Keeping sane at the start of the new school year

The start of a new school year is a time of high excitement, and anxiety, for children and parents alike. For the adults, our own memories of going back to school influence how we feel on our own behalf, and for our children.

Here are a few tips to help keep you calm and sane as another school year starts.

Be aware that this is a time of significant change.

If we can acknowledge the presence of challenging times in our lives, we are well along the path to dealing with them. Keep the start of the school year calm and low key. Don’t take on any extra significant challenges if you can help it. Plan something fun for the weekend. Lean on your friends for support and ask for advice where you need it. Choose your friends wisely, though. Don’t call on those who like to make you feel bad or know how to keep you in your place.

Make a wall chart

One of the biggest causes of stress in the daily family routine is children not having the right kit or equipment for school. Its missing, its damaged or it didn’t exist in the first place. Make a wall chart, chalk board or white board for your family showing each child, day-by-day. If you need their recorders on Tuesdays, make a note. This is even more important if you have more than one child. I have recently had a great personalised notice board made for our family (www.noticeme.org.uk).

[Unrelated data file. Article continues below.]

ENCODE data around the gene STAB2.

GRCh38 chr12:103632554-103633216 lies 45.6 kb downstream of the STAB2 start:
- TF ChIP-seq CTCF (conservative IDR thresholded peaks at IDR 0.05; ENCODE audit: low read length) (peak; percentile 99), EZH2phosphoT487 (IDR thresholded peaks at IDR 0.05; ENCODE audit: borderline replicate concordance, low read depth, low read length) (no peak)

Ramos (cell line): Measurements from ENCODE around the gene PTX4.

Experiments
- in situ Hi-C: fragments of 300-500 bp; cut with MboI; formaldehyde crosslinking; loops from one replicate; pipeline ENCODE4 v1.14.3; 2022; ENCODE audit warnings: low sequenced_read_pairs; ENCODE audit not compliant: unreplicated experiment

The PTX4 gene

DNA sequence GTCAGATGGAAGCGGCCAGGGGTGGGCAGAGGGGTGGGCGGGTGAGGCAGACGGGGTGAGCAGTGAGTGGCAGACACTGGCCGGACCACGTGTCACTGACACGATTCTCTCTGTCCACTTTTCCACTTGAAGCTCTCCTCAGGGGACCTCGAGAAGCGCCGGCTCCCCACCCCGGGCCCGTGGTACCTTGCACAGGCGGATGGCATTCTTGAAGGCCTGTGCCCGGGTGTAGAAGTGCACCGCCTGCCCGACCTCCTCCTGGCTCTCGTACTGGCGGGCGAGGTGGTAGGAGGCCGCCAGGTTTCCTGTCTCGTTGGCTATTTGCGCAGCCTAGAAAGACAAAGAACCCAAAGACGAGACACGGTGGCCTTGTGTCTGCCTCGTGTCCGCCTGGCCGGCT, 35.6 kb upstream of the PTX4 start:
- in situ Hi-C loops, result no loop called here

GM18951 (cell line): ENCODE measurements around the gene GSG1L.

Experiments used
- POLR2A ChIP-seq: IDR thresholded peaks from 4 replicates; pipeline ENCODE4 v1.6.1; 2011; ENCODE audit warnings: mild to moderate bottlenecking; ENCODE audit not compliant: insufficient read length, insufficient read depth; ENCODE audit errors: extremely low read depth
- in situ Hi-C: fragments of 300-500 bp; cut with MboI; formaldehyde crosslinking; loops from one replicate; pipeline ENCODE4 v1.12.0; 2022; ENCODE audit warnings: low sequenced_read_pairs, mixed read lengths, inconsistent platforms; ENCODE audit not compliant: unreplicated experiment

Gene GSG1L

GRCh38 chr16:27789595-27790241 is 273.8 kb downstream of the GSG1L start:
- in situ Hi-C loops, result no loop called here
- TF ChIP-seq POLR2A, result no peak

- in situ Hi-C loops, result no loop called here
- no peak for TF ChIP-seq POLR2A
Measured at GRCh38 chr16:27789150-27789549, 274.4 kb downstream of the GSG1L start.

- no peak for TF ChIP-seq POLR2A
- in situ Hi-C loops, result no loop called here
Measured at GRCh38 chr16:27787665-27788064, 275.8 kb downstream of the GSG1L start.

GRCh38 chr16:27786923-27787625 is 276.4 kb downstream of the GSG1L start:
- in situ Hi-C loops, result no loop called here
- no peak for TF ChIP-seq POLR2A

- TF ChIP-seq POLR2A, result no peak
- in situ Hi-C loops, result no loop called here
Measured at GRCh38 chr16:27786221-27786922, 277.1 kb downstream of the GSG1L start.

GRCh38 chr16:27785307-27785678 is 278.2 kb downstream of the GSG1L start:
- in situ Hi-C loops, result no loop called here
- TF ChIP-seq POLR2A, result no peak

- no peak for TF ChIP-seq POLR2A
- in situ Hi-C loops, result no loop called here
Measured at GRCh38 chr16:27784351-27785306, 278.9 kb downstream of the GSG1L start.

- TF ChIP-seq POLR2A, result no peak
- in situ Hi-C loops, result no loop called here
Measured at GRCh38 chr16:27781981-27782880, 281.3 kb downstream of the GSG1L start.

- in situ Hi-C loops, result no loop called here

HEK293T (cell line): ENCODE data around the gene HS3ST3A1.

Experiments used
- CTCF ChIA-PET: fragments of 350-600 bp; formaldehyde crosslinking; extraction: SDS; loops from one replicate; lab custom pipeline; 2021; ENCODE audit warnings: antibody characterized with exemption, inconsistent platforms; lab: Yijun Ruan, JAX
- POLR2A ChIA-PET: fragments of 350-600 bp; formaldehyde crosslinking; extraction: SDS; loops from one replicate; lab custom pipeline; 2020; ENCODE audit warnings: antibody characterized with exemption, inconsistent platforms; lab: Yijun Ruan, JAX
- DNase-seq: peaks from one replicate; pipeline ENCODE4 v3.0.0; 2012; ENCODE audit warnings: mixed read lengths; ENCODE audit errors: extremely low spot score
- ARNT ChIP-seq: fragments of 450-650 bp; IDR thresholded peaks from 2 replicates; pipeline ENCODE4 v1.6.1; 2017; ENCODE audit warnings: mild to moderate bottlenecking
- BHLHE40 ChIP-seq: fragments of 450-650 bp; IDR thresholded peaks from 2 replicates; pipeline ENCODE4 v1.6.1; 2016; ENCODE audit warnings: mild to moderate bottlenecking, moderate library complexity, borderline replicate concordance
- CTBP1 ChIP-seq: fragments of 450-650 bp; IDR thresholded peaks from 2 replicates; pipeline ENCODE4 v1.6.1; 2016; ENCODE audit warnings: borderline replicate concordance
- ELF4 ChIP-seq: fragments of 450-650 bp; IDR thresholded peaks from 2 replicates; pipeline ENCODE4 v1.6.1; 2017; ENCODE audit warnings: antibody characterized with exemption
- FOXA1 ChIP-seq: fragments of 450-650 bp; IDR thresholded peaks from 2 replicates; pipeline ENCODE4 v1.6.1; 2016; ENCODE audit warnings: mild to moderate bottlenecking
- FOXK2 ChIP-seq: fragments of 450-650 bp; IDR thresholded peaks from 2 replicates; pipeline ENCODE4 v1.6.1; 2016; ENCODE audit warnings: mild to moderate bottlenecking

Pack the night before

The time before school in the morning will always be short so pack the night before. Lay out piles of uniform for each child (which is also great for encouraging them to get dressed). Keep homework in school bags or another agreed place in the home. Pack their school bags, using your wall planner. If you have a sieve-brain like me, use post-its to remind you that a snack is in the fridge. I know that school uniform is expensive but if you can, have an extra t-shirt or skirt on stand-by so if there is an incident, you don’t have to rush to do too much extra washing and ironing on a daily basis. Lay out your own outfit and check your handbag. Leave nothing to chance!

Set your alarm 15 minutes earlier…